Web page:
But as successful as Chinese companies may be in making inroads to the developing world, their true test is breaking into the more advanced markets in Europe and the United States. Acquiring western brands and know-how is not only an imperative for their global positioning; it is also critical for strengthening their domestic operations. Gaining a foothold in the highly developed EU and US markets, however, is nothing like buying a mine or drilling rights in a developing nation. Buying and running an EU or US based company means a lot of complexity in both the due diligence process and the post-acquisition management. Moreover since most acquisitions are in the manufacturing business, Chinese can’t use their own Chinese managers to run a sizeable local team. The most difficult part lies in understanding the local management team and managing the integration between widely different cultures. Having local information channels with reliable local partners and using consulting services to overcome cultural differences and integrate the team to work is a key success factor.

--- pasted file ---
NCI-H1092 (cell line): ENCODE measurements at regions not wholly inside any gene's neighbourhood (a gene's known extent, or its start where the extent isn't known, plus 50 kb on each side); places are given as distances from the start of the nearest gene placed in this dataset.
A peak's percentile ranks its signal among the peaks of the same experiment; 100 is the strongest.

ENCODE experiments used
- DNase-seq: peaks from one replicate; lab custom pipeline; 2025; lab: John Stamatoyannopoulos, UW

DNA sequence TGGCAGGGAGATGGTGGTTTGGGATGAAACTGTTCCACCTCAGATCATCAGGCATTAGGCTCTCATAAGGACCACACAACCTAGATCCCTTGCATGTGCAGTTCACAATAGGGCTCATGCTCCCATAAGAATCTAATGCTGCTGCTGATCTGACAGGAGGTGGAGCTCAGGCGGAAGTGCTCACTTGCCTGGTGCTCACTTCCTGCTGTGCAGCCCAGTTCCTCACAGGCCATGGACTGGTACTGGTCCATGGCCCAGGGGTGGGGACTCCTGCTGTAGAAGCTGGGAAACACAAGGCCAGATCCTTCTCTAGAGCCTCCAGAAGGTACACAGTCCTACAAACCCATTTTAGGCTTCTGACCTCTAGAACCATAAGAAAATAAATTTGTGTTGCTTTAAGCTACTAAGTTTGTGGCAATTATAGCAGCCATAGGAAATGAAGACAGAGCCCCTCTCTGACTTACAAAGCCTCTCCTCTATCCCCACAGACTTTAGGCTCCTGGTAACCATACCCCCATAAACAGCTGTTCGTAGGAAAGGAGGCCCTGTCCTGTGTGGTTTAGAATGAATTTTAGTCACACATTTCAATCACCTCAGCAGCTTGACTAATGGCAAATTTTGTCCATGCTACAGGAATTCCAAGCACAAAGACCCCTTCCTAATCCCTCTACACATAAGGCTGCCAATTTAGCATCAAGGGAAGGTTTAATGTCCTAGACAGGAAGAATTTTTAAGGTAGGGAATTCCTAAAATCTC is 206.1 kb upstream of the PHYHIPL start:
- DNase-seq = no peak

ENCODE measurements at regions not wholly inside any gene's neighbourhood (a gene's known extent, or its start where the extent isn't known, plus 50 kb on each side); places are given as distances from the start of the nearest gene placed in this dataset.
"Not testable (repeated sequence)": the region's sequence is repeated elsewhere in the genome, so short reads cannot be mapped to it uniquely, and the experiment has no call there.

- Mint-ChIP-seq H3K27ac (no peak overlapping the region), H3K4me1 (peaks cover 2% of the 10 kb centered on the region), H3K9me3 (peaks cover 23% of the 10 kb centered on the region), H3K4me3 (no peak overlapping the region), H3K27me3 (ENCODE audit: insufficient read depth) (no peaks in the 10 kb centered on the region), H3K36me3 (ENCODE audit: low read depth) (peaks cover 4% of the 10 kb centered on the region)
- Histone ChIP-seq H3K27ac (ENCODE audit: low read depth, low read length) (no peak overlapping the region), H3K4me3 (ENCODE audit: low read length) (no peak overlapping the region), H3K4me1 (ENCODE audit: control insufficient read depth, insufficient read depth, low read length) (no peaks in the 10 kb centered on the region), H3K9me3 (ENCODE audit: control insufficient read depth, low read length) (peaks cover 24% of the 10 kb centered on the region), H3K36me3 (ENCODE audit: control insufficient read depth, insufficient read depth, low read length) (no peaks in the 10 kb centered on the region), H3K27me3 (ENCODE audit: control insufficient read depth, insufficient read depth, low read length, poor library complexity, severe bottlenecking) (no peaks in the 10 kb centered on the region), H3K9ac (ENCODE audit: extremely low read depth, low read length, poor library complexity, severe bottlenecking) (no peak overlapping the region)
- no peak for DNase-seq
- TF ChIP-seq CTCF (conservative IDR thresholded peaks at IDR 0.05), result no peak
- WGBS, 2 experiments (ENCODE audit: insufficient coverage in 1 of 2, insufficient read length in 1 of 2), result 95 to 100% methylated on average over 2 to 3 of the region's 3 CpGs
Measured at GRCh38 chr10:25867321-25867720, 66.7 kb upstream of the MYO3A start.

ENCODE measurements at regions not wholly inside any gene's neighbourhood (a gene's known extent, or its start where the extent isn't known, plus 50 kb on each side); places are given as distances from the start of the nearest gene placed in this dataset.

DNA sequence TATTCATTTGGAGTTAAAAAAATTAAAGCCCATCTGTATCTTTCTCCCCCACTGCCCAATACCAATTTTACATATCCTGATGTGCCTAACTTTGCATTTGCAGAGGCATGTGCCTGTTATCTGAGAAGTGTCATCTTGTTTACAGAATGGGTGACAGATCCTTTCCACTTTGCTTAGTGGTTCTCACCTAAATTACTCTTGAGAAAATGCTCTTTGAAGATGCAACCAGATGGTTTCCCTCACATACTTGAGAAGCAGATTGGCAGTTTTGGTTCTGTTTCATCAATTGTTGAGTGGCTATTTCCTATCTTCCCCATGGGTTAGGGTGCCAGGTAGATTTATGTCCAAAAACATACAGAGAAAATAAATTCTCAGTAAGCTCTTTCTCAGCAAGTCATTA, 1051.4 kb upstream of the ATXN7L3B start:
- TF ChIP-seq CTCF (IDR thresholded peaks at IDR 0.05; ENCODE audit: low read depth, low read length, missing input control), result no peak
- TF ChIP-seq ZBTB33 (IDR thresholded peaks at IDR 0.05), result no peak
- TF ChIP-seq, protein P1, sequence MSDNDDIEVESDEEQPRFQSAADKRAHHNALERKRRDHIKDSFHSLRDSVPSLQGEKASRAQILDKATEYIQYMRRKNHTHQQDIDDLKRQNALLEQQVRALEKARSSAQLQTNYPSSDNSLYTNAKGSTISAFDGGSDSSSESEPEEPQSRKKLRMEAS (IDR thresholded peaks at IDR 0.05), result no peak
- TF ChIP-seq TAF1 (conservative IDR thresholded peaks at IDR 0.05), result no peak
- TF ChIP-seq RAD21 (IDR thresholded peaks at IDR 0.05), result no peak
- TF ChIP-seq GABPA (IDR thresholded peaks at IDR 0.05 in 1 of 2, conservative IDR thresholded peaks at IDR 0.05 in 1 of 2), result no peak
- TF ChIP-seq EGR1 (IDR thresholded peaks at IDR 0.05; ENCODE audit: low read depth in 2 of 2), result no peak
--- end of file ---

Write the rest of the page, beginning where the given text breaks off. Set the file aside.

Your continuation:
But when Chinese companies look to invest in Europe or the United States, they often find themselves completely unprepared and defenseless without a local support structure. They lack experience with finance, government relationships, local labor laws, and dealing with unions, all skills that are fundamental for closing and managing potential acquisitions and projects. They are then forced to rely on the usual service providers they use in China, who are usually big US names anyway, but compounding the lack of understanding is an unwillingness to relinquish power to their local contractors. By not integrating the local agencies into their organization, Chinese investors show a lack of trust and transparency, a serious obstacle for any investment. In some cases, the incoming Chinese company may overlook some crucial elements entirely; in China, for example, the media is controlled by the government and may not necessarily be important for a company’s image, but in the US the media is one of the most powerful tools for influencing public opinion. Miscalculating public relations, especially for a foreign-backed entity, can be fatal.